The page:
Author(s): Peter Bryer
The announcement yesterday that Nokia would acquire Alcatel-Lucent for €15.6 billion in an all-stock deal wasn't a shock to the industry. Today's leak culture meant that the companies' press releases and public handshakes were a formality.
But the rumours were only partly to blame for the spoiler effect. The infrastructure market has undergone a decades-long era of consolidation as equipment suppliers look to build scale for increasing research and development investments and patent collections. As each new generation of wireless technologies enters its gestation period, the number of infrastructure companies supporting the development of standards seems to shrink.
The rule of three has kicked in, perhaps just slightly ahead of schedule. The top-three infrastructure players — Ericsson, Huawei and Nokia — are looking to fill portfolio gaps as they begin work toward 5G.
Nokia's present form is the result of a long line of merger-like moves and lower-key acquisitions. The Motorola Solutions Infrastructure unit, Siemens Communications and parts of Panasonic have been folded into Nokia Networks. The full list is long and goes back to makers of digital subscriber line access multiplexer, head-end and Internet Protocol television equipment.
There's an intercontinental angle to this story: Europe may have developed the first global de facto wireless standard, but European economies aren't enjoying many of the dividends from the smartphone surge. CCS Insight has noted several times (see Daily Insight: The European Mobile Crisis Deepens) that Ericsson, Nokia and Siemens, among others, topped the charts with locally and globally best-selling phones at the turn of the century. But Europe's handset dominance was lost in less than a decade: today there aren't any major European brands and all dominant mobile platforms are based in the US, meaning two of the three main wireless ingredients are out of European control. Losing large chunks of a trillion-dollar business has been tough on many economies.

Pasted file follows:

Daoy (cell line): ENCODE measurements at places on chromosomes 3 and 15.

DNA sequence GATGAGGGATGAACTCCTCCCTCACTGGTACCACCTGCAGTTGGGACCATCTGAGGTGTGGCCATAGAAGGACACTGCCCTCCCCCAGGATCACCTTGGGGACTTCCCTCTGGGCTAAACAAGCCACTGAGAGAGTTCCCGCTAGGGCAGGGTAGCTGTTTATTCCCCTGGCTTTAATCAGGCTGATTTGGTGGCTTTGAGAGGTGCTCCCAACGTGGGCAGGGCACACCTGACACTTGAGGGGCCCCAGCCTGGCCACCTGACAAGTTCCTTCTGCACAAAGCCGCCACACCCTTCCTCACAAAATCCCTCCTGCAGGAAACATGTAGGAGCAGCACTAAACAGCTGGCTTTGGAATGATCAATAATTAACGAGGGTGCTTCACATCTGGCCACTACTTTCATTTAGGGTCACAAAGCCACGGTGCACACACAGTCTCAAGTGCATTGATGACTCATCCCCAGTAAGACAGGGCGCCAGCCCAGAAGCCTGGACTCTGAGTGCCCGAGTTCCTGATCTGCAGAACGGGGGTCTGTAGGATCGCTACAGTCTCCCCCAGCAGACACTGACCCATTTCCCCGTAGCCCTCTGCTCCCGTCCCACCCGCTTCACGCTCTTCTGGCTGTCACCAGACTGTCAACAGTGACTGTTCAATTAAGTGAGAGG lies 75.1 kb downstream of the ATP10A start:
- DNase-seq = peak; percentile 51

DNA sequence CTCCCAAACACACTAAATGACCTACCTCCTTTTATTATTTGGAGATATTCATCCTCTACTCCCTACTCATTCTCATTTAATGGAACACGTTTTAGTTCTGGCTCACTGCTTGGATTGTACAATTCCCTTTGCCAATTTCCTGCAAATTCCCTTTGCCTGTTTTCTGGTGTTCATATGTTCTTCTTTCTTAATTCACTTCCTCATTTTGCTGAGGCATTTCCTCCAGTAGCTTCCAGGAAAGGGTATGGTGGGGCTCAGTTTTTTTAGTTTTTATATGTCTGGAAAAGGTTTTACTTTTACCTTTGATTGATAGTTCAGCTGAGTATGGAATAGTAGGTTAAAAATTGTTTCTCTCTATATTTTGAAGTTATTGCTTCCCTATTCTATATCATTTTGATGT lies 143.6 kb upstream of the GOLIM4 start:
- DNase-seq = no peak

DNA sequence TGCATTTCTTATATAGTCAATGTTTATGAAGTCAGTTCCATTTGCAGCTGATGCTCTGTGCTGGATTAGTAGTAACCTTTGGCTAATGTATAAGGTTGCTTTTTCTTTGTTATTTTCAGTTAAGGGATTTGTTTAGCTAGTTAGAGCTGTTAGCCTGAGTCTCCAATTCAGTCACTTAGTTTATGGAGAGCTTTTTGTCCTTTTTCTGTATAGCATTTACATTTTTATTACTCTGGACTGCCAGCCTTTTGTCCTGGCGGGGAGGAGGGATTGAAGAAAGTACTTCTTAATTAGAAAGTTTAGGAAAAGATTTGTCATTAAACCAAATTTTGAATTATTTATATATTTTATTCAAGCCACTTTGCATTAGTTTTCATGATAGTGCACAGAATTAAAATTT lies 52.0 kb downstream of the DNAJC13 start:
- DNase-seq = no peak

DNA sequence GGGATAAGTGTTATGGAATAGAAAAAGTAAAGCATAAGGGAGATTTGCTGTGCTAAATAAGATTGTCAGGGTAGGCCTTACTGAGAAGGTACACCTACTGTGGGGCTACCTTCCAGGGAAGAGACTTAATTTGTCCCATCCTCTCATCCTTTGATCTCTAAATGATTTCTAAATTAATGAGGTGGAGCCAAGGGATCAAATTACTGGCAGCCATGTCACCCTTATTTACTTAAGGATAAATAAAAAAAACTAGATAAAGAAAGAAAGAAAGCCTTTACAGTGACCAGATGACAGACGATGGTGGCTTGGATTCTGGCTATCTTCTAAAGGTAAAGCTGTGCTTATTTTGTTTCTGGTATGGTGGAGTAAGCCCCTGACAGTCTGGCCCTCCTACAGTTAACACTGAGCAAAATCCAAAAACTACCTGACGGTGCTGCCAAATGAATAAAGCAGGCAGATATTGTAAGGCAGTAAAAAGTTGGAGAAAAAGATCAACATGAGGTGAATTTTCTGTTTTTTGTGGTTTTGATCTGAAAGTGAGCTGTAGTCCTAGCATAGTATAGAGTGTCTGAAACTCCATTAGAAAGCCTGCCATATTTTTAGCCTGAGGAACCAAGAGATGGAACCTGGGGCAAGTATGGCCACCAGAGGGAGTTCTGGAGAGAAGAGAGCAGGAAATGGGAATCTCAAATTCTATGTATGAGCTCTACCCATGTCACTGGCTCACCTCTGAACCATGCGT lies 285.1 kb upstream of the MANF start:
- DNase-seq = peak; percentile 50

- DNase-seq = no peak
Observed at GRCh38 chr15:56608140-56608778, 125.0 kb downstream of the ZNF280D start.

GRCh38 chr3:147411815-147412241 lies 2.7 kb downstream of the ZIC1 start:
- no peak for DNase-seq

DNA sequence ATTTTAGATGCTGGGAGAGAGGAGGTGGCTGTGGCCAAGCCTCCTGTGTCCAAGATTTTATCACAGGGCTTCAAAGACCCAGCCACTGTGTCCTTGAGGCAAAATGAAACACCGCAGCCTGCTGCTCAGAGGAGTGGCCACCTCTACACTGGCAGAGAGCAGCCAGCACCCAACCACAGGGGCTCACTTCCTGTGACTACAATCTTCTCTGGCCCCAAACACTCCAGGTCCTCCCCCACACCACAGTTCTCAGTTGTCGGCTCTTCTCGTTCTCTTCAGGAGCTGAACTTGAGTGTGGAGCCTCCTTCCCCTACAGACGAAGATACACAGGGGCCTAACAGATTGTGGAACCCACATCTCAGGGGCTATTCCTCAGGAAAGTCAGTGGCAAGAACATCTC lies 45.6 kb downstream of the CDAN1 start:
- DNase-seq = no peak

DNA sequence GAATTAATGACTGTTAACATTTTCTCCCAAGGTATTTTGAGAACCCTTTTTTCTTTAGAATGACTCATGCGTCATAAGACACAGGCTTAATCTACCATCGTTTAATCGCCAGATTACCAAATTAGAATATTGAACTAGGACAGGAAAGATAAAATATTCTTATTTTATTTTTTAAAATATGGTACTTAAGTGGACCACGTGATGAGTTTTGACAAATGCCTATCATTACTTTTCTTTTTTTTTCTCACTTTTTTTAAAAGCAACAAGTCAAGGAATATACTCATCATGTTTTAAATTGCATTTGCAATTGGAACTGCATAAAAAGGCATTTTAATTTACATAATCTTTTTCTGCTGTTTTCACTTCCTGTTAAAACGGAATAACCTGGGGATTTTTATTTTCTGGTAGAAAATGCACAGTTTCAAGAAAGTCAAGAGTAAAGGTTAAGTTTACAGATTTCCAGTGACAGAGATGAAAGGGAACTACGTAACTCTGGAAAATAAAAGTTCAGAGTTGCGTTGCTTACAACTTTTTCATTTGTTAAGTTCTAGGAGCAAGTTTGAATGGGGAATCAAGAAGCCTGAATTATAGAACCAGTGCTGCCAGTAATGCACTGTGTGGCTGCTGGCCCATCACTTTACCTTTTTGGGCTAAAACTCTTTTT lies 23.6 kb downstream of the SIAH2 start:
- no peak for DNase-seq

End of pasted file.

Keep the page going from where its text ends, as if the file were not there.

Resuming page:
Nokia's consolidation with Alcatel-Lucent (itself a company with a distinguished telecom pedigree) will prevent further wireless erosion in Europe — for now, the wireless infrastructure market is still dominated by European companies. Ericsson's revenue was about €35 billion in 2014, Nokia Networks had sales of €11.2 billion and Alcatel-Lucent reported about €13.2 billion across its business lines. These figures include the network services, an increasingly important segment for equipment suppliers.
European manufacturers have more than two-thirds of the global market for wireless infrastructure. Network plumbing doesn't have the headline-grabbing appeal of handheld and wearable gadgets, but it's an important technology point. The demand for wireless bits and bytes continues to grow as content gets richer and as even the most mundane things are getting connected.
The combined entity of Nokia and Alcatel-Lucent will have a broad global presence with more clients and contracts on all continents, providing a boost for Nokia in China and the US. The wider portfolio should help to make deals as many markets continue to establish or build out 4G networks.
Nokia has now leapfrogged Huawei to become the global number-two infrastructure supplier behind Sweden's Ericsson, but big mergers are complex. The intricacies of mixing international corporations have led to a mixed track record of success, and bringing politics into the arrangement makes matters more uncertain. The new company would have about 100,000 employees, and this could cause months of discussions — and distractions — about personnel roles. The firms will have to complete the dirty work as quickly as possible.
There's no doubt that Europe continues to have its software, services and handset innovators. The summary of smartphones moving East and software platforms moving West is an oversimplification, but isn't too far from describing the situation. Fortunately for Europe, the companies that design the network guts remain in the middle.